Sooner or Later, We’ll All Belong to the Kingdom of the Sick

The "Invisible Kingdom" author Meghan O’Rourke on the silent epidemic of chronic illness

Photo by Yuris Alhumaydy

Since the late 1990s, Meghan O’Rourke battled symptoms no one, including O’Rourke herself, could explain: dizziness, night sweats, fatigue, electric shock sensations, stabbing pain, hives. When on a trip to Vietnam in 2012 a rash—seven or eight raised bumps arranged in a circle—appeared on her inner arm, she thought, It looks like Braille. But what was it trying to tell her? 

O’Rourke is one of the millions of Americans living on the edge of medical knowledge—living with poorly understood and often misdiagnosed conditions, often involving dysregulation of the immune and/or nervous system. Eventually, she would be diagnosed with both chronic Lyme disease and an autoimmune condition, but for many years, she struggled to find a doctor who would take her symptoms seriously. 

O’Rourke’s new book, The Invisible Kingdom: Reimaging Chronic Illness, chronicles her quest to heal, a quest that was often confusing, lonely, and, as she trudged from practitioner to practitioner hoping this one would finally provide answers, time-consuming and expensive. With a poet’s lyricism and precision—O’Rourke’s books of poetry including Sun in Days and Halflife—O’Rourke captures the terror as well as the drudgery of chronic unwellness. At the same time, she trains a sharp journalistic eye on a problem of staggering proportions: what she calls a “silent epidemic” of chronic illness affecting millions of Americans. These illnesses include autoimmune disease, myalgic encephalomyelitis/chronic fatigue syndrome, chronic Lyme disease, fibromyalgia, dysautonomia, mast cell activation syndrome, and now, on a scale we are only beginning to comprehend, Long Covid.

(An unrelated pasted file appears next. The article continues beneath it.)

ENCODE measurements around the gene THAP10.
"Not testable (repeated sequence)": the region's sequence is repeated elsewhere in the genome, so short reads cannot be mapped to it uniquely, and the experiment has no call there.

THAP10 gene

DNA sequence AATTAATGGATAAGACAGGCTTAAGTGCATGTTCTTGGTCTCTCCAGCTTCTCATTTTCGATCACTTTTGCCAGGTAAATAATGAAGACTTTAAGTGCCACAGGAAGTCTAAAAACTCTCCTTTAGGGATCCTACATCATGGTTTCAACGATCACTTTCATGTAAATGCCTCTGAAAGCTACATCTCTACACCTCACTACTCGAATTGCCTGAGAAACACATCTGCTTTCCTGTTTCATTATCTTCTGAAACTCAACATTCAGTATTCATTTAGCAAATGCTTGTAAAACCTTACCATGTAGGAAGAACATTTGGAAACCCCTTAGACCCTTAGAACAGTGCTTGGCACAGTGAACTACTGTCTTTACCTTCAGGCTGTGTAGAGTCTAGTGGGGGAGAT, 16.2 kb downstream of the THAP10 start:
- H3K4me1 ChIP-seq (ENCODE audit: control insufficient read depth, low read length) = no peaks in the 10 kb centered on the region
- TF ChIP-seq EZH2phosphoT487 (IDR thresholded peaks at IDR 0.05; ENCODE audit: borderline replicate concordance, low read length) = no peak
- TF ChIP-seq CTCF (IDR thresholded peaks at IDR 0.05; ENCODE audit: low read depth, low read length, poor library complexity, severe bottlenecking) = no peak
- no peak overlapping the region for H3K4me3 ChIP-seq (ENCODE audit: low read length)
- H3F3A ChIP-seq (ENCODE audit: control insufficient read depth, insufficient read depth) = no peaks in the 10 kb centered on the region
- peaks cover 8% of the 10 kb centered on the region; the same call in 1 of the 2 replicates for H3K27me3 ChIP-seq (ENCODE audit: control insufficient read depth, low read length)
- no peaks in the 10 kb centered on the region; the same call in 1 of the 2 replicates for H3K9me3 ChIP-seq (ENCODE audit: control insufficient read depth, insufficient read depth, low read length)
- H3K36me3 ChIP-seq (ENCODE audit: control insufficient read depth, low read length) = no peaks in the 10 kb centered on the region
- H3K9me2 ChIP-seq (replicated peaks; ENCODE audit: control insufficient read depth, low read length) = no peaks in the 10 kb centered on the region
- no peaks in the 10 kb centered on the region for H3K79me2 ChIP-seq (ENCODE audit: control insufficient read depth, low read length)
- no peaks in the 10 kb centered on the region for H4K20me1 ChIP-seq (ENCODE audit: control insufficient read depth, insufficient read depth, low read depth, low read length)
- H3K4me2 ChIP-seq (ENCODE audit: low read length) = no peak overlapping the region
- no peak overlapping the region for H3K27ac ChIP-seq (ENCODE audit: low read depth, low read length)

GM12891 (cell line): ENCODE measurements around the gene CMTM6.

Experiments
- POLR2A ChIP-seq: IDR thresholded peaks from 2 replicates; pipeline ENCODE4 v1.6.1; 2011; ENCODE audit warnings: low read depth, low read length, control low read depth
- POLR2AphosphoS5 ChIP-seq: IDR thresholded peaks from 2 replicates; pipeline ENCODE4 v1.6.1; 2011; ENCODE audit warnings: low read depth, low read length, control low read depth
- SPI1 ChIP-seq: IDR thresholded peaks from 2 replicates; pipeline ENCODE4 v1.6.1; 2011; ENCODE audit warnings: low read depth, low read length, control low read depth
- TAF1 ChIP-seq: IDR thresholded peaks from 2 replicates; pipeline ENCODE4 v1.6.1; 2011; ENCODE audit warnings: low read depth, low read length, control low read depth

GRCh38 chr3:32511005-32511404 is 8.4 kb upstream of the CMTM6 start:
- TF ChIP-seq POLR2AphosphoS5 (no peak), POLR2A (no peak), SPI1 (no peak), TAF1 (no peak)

I spoke with O’Rourke about the loneliness of being chronically ill, the need for an integrative care model of medicine, what it meant to have Covid hit as she was writing a book about long-term illness, and the challenge of finding meaning in a life that’s been turned upside down. 

CC: In The Invisible Kingdom, you write that if every age has its “signature disease,” ours is the type of chronic illness that tends to go unrecognized in tests and is often viewed with skepticism by the medical establishment. This includes post-treatment Lyme disease syndrome, which you were eventually diagnosed with, autoimmune disorder, dysautonomia, and fibromyalgia. It occurred to me that you must have been in the middle of working on this book when the pandemic hit. What role does/did long COVID have in the “Invisible Kingdom” of the ill generally, and in your writing process more specifically?

MOR: The book was almost done when the pandemic began. In January 2020, I was already speaking with immunologists and virologists around the world about chronic illness, and because of those conversations, I was one of those people who quite early on was saying, “The pandemic is coming.” I was the Cassandra in my friend group. 

Beginning in early June 2020, I started to report on people who were saying they’d gotten sick in March and still weren’t better. I had to hit pause on The Invisible Kingdom and think, how am I going to rewrite this book? I didn’t want to just stick in a mention of the pandemic. I wanted to integrate it into the book, because Long Covid made the things I was trying to explain in The Invisible Kingdom all the more urgent. By that I mean our siloed health care system; medicine’s resistance to crediting the testimony of patients with so-called “vague” symptoms; and the kinds of overly tidy containers it likes to put disease into.

In fact, before the pandemic, I had been reporting on this emerging paradigm of disease that now is familiar to many of us: the notion that infectious pathogens and organisms don’t all behave the same way in our bodies, as the 19th-century advent of the germ theory had suggested. Germ theory postulated that viruses and bacteria behave very similarly in different people, giving us this model that either you recover or you die from an illness. But as it turns out, some pathogens can trigger long-term illness in a subset of people for reasons we don’t fully understand. Conditions like autoimmune disease, myalgic encephalomyelitis/chronic fatigue syndrome (ME/CFS), and post-treatment Lyme disease syndrome can be affected by, or are thought to be triggered by, an infection that doesn’t resolve for some reason—whether because the pathogen is still there, or because the immune system has been kicked into overdrive, or because damage has been done to the body that we don’t understand.